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New Electric Vehicle, Defiant Xtreme EV3 Roadster, to Debut Next Month

Defiant Xtreme EV3 Roadster Electric Vehicle Testing Phase
Defiant Xtreme EV3 Roadster Electric Vehicle Testing Phase

Designed from the ground up as an electric vehicle, the Defiant Xtreme EV3 Roadster will debut next month at the Knoxville, Tennessee, Earth Day Festival.

Developed by Shockwave Motors, the Defiant Xtreme EV3 Roadster is an electric vehicle designed to take advantage of the efficiencies of an electric vehicle powertrain with a sport design we’re used to seeing only in racing events. In fact, the Defiant Xtreme EV3 Roadster kind of reminds me of the Nissan Deltawing or Nissan BladeGlider. The Deltawing, of course, is well-known on the racing circuits for its unique aerodynamic design, and the BladeGlider as a unique electric vehicle.

The benefit, of course, of the Defiant Xtreme EV3 Roadster electric vehicle, is that it won’t cost you millions of dollars. Like the Deltawing, it promises to be remarkably efficient. Like the BladeGlider, and unlike the Deltawing, it will carry three passengers, but it hasn’t been designed as a supercar. Rather, the largest-capacity LiFePO(lithium-iron phosphate) battery pack has been rated at 200 miles, if you average 45 mph.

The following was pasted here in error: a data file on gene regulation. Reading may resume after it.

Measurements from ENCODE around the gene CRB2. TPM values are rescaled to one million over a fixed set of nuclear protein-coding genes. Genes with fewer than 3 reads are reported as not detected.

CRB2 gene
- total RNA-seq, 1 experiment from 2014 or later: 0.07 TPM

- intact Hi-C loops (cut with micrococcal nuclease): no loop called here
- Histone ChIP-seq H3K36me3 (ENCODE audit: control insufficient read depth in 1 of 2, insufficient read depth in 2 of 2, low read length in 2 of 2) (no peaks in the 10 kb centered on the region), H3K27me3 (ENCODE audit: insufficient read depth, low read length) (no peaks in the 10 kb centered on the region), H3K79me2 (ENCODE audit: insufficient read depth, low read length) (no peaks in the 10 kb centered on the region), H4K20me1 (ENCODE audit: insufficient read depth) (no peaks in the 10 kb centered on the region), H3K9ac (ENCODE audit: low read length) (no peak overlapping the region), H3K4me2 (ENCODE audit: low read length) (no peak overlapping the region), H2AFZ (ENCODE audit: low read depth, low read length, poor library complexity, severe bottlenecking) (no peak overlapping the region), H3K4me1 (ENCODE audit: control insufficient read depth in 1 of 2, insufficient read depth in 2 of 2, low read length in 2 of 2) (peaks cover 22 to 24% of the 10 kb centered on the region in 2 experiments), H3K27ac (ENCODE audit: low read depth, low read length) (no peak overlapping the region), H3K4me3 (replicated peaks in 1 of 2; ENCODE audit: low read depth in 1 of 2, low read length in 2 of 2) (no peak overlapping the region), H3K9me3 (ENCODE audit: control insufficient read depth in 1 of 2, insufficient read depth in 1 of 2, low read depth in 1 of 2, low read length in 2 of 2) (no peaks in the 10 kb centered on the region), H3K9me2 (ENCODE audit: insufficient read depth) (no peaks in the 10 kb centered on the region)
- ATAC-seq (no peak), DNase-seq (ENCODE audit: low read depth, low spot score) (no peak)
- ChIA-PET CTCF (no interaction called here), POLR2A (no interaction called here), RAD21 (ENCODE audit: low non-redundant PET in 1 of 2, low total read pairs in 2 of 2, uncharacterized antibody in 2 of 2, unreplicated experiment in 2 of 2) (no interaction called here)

The car itself is unique, and may not be appealing to everyone. Still, we need to make some adjustments if we plan on getting into an electric vehicle. The car’s starting price is just $24,950 with a 50 mi SLA (sealed lead acid) battery, but adding range and other options can push the price to about $40,000. My configuration, if I had the money or need, ran to $38,545, including 200 miles of range, provided by a LiFePObattery pack, LII home charging system, LIII charging capability, sunroof, and air conditioning. Interestingly, this is about the same as you’d pay for a fully-specced Chevy Volt or a little more than a fully-specced Nissan Leaf. You’d get better than four times the range of the Volt, however, and better than twice that of the Leaf.

Image © Shockwave Motors

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  1. As it goes with any limited production specialized vehicle, the manufacturer loses the economy of scale while trying to make a profit.  Also, if the vehicle pictured is any representation, it looks to be little more than a fiberglass bodied kit car.  For the money, there are a lot of alternatives as mentioned in the article, most more refined but again not as unique.  The best bet is probably an EV retrofit kit coupled to the body of your choice, which would bring the cost down to a reasonable level, and many companies do this already.  Whatever happened to VIA motors?


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